10/30/2014

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Politics

State's health care exchange has more problems on Day 2

State's health care exchange has more problems on Day 2
Brad Finnegan demonstrates the Washington Healthplanfinder website, where consumers will be able to shop for health insurance, following a news conference Monday, Sept. 30, 2013, in Seattle. (AP Photo/Elaine Thompson)
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SEATTLE (AP) - Washington state's new health insurance exchange experienced more problems on Wednesday, its second day of operation.

The website wahealthplanfinder.org offers visitors a friendly, bright green welcome page, but the internal workings were plagued by glitches.

Still, some people were able to sign up for health insurance as part of the nation's new health care law, according to officials with the Washington Health Benefit Exchange.

Others encountered slow loading times and trouble completing online applications.

A call to a help line reached a friendly operator telling people the site was experiencing difficulties and to try back in an hour or so.

Richard Onizuka, CEO for the Washington Health Benefit Exchange, thanked people for their patience.

"While we have experienced some expected bumps in the road, the corrections made last night and continued enhancements to the site over time will ensure a smooth application process for those seeking and enrolling in health coverage," he wrote in a statement.

Problems closed the website on Tuesday shortly after it launched. The site reopened later in the day, but glitches continued.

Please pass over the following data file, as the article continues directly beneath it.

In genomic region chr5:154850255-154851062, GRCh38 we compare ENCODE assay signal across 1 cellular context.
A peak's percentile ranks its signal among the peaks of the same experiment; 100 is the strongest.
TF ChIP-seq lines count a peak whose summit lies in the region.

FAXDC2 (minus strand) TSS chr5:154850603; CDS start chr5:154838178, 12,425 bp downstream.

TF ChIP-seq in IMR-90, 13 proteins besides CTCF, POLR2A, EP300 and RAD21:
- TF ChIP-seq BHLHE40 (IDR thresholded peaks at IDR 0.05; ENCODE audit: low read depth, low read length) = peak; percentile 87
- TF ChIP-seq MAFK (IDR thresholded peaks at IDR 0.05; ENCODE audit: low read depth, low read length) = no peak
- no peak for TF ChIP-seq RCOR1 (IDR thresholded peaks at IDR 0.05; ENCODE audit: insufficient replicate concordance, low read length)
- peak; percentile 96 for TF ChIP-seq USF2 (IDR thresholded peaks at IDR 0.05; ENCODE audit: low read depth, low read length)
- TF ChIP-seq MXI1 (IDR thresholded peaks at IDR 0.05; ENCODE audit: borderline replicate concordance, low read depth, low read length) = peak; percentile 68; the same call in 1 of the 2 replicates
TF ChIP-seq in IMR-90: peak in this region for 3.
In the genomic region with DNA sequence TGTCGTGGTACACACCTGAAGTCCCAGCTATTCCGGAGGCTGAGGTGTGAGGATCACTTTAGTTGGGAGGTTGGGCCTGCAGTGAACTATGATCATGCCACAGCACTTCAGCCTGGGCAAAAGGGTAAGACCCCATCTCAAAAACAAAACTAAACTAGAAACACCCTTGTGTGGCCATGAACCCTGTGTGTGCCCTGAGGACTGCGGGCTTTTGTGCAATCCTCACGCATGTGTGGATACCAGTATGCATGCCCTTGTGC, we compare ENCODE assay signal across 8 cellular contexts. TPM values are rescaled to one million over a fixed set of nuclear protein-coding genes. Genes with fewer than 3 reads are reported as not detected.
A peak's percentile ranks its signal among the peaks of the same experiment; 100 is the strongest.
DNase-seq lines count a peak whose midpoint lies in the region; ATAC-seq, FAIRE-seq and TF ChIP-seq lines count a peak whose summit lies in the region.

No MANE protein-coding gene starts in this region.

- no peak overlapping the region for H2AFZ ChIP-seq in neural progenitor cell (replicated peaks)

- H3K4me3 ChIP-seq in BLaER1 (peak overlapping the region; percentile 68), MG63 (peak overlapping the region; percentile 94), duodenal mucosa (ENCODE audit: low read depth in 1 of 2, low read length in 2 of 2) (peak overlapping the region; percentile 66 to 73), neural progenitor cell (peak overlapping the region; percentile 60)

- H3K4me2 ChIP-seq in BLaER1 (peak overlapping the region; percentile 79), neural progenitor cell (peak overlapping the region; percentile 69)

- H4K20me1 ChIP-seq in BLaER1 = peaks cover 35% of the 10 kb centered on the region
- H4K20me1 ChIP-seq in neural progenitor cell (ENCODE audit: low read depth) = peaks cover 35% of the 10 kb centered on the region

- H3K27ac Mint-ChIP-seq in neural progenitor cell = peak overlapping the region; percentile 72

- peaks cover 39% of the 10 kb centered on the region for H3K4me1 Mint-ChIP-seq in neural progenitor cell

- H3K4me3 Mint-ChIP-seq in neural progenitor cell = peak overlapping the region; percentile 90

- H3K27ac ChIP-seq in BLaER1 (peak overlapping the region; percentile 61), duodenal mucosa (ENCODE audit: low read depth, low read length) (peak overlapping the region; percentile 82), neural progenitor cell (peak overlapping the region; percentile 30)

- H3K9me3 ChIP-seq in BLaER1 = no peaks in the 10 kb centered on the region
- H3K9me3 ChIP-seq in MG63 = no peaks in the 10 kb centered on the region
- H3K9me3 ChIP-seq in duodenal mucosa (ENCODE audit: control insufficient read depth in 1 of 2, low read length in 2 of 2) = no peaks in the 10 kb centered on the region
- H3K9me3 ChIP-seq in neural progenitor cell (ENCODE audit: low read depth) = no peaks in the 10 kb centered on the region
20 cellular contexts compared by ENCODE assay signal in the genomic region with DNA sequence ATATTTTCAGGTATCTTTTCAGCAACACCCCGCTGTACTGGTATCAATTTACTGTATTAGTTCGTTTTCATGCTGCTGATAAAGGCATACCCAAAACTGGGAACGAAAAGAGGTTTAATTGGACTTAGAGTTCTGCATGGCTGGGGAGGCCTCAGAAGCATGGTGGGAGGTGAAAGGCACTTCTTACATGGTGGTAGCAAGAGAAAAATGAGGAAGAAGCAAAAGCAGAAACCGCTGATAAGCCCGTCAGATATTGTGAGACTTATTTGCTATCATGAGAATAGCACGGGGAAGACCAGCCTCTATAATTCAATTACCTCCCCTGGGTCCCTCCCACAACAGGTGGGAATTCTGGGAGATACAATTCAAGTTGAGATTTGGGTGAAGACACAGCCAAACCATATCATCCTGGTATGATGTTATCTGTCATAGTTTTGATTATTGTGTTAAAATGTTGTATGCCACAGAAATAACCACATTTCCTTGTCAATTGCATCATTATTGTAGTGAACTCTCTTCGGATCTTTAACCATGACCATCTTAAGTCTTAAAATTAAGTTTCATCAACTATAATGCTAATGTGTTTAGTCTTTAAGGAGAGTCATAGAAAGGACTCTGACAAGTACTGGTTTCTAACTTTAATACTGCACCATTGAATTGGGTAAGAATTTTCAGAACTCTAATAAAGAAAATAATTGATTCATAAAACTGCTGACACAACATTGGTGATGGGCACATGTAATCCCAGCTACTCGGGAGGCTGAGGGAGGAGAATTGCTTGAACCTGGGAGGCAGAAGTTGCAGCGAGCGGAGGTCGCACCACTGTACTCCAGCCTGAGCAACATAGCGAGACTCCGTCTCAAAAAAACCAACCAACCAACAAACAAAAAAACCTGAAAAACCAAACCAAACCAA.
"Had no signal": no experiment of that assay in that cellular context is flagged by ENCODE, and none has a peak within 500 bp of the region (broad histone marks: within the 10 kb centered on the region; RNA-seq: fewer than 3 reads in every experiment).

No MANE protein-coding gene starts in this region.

Site managers blamed unexpected user activity and interaction with the marketplace for some of the problems.

Onizuka said his technical team did extensive testing before the launch.

In addition to the online marketplace, Washington residents can sign up by telephone or in person. Officials say it takes about an hour to go through the process for an individual and a little longer for a family.

Washington residents have six months to buy health insurance through the new exchange during the first enrollment period ending in March.

The state estimates about 1 million Washington state residents do not have health insurance, or about one in seven people.

The state hopes to enroll 130,000 people for health insurance in 2014 and another 280,000 in 2015. Another 325,000 people will be eligible to sign up for free insurance through Medicaid.

Under the Affordable Care Act, people who don't have insurance in 2014 will pay a fine when they file their federal income taxes in early 2015. The fines for people who ignore the new law are scheduled to increase over time.
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